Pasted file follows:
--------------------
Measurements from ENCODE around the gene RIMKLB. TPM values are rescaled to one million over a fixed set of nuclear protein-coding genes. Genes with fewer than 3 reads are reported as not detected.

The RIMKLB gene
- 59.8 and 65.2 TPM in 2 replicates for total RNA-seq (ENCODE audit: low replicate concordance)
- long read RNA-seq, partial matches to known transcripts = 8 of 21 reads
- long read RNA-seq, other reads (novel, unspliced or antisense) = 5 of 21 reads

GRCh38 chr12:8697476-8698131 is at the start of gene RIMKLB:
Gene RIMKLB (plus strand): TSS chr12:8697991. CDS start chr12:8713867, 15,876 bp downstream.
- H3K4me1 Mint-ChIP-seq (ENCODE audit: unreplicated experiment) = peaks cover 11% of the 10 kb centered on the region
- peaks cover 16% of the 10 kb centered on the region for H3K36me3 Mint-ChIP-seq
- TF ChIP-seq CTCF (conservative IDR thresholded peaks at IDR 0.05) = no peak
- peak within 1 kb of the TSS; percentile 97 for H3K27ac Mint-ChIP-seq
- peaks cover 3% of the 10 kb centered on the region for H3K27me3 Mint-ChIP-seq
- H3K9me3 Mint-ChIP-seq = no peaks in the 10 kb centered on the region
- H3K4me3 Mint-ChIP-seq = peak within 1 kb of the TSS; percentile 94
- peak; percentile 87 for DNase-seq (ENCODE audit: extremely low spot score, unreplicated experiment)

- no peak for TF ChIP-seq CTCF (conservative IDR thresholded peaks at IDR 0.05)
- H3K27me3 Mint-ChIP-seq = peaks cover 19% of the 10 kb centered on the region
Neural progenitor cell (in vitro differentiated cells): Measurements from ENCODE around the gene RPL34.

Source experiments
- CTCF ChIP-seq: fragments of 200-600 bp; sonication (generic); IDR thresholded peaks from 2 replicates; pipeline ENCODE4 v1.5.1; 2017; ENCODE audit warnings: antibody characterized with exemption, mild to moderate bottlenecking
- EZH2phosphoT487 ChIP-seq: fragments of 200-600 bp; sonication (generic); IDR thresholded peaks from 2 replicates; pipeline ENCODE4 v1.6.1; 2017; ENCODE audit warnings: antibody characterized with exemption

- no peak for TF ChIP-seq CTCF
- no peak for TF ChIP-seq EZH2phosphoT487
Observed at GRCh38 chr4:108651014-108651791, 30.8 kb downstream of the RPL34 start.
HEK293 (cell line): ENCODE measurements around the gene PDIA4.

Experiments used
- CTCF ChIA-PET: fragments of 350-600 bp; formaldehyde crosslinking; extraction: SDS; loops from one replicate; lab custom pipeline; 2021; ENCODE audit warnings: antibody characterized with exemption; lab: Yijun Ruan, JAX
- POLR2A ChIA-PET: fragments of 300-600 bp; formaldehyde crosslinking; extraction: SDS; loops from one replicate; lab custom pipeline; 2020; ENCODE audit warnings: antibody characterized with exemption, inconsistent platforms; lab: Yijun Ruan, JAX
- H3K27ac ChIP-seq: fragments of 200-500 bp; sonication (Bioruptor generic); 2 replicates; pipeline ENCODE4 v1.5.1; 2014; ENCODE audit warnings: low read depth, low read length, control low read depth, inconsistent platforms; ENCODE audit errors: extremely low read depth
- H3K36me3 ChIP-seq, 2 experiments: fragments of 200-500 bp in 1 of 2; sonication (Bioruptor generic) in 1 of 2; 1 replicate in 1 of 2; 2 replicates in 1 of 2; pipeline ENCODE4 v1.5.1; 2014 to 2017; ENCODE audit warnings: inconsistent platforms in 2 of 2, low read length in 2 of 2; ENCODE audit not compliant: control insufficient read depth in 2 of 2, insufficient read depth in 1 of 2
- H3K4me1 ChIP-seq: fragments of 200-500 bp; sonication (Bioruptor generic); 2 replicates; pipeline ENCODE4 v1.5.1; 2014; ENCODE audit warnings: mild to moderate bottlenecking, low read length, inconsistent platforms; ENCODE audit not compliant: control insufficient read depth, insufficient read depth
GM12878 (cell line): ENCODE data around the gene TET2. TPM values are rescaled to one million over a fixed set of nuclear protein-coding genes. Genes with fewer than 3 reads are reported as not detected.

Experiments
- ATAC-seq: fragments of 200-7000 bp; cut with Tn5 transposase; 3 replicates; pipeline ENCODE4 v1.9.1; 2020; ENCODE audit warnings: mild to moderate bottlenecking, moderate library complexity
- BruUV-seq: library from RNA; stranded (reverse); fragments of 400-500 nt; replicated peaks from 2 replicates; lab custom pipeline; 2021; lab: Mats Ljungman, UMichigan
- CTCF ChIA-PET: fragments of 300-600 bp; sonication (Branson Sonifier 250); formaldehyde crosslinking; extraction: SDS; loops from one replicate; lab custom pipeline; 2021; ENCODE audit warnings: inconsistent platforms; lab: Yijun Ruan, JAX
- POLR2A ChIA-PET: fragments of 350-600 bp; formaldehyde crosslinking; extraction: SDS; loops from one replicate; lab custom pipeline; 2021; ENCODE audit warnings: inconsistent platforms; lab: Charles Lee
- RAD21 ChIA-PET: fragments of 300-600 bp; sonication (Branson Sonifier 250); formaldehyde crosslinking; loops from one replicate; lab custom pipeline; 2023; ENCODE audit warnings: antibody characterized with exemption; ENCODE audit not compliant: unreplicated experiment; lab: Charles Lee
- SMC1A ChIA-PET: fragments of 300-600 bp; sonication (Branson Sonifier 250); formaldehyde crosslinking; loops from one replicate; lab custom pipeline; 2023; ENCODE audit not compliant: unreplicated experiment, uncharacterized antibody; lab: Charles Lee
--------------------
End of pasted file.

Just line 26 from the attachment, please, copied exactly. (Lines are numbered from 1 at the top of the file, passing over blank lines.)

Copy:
Experiments used